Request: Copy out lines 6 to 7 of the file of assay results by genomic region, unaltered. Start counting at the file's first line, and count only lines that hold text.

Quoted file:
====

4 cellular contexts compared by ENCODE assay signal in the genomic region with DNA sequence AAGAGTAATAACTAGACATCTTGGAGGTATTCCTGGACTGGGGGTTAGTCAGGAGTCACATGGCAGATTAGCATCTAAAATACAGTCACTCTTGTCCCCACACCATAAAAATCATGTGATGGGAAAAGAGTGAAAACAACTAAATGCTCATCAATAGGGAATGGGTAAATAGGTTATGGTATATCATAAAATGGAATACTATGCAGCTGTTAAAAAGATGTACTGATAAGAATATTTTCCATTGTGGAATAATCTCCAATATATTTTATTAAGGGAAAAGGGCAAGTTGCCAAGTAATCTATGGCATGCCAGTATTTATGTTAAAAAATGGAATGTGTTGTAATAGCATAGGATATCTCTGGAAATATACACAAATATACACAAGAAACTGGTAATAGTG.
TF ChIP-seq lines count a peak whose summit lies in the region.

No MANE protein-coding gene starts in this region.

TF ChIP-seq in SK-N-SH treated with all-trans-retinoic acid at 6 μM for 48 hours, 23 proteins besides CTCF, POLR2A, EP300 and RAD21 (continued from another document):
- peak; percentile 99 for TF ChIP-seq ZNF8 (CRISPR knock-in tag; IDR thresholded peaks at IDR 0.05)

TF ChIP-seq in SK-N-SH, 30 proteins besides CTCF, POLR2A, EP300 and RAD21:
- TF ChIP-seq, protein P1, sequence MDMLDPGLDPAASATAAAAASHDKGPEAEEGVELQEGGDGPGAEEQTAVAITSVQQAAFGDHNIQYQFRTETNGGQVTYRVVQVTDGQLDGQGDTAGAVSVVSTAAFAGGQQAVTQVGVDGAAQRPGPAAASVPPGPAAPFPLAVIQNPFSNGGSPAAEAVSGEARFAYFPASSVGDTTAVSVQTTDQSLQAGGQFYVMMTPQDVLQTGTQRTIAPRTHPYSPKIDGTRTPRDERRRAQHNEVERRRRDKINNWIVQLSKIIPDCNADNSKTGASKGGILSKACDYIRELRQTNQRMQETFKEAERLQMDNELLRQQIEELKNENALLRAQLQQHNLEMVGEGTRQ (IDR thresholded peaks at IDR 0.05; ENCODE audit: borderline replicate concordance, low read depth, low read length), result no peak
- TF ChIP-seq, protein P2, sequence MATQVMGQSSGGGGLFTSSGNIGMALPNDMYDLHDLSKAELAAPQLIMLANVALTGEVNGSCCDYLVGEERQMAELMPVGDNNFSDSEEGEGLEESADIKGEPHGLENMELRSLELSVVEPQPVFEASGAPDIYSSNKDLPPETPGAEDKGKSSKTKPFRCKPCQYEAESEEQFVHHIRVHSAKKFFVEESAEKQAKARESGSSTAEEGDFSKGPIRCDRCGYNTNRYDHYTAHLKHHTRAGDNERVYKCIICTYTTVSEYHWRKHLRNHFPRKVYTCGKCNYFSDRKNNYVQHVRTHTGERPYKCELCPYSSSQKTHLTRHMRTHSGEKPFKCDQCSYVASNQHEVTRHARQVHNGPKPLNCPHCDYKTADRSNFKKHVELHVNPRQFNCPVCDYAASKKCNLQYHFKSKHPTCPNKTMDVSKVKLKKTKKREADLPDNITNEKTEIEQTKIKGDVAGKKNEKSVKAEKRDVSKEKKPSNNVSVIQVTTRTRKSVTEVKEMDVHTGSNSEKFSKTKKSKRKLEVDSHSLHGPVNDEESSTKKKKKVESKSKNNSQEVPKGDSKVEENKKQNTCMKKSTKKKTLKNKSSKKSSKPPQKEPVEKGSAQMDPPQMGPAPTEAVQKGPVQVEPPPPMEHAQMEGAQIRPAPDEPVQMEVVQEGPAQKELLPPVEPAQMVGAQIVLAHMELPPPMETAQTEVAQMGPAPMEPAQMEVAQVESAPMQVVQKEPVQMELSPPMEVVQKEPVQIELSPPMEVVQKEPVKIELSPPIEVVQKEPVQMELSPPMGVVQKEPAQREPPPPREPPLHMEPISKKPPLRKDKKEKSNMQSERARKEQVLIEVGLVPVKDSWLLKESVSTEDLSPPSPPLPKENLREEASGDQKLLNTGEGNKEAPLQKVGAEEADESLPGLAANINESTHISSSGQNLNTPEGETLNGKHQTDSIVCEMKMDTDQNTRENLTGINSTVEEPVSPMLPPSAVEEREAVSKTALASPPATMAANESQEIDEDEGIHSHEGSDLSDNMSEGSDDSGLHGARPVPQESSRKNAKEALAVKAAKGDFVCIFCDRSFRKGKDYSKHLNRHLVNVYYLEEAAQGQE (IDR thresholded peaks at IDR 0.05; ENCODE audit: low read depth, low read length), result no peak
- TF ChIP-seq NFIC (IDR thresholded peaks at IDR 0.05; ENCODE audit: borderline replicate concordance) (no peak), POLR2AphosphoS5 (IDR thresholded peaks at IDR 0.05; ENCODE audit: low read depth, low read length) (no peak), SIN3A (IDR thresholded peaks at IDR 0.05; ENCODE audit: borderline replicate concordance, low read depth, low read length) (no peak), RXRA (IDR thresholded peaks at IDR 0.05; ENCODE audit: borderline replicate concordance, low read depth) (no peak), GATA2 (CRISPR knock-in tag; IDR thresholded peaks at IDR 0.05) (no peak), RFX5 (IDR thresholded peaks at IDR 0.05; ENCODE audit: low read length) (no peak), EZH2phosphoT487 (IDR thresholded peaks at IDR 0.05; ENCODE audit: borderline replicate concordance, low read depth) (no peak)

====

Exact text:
TF ChIP-seq in SK-N-SH, 30 proteins besides CTCF, POLR2A, EP300 and RAD21:
- TF ChIP-seq, protein P1, sequence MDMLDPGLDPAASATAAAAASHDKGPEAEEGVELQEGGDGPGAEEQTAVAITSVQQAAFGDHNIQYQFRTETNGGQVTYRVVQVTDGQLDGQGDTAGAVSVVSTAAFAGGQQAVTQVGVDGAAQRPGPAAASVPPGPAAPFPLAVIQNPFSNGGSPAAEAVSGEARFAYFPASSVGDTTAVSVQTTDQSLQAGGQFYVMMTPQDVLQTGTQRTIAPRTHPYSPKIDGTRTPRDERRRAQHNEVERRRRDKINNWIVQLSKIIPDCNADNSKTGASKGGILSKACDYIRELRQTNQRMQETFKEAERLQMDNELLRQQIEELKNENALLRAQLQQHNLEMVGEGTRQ (IDR thresholded peaks at IDR 0.05; ENCODE audit: borderline replicate concordance, low read depth, low read length), result no peak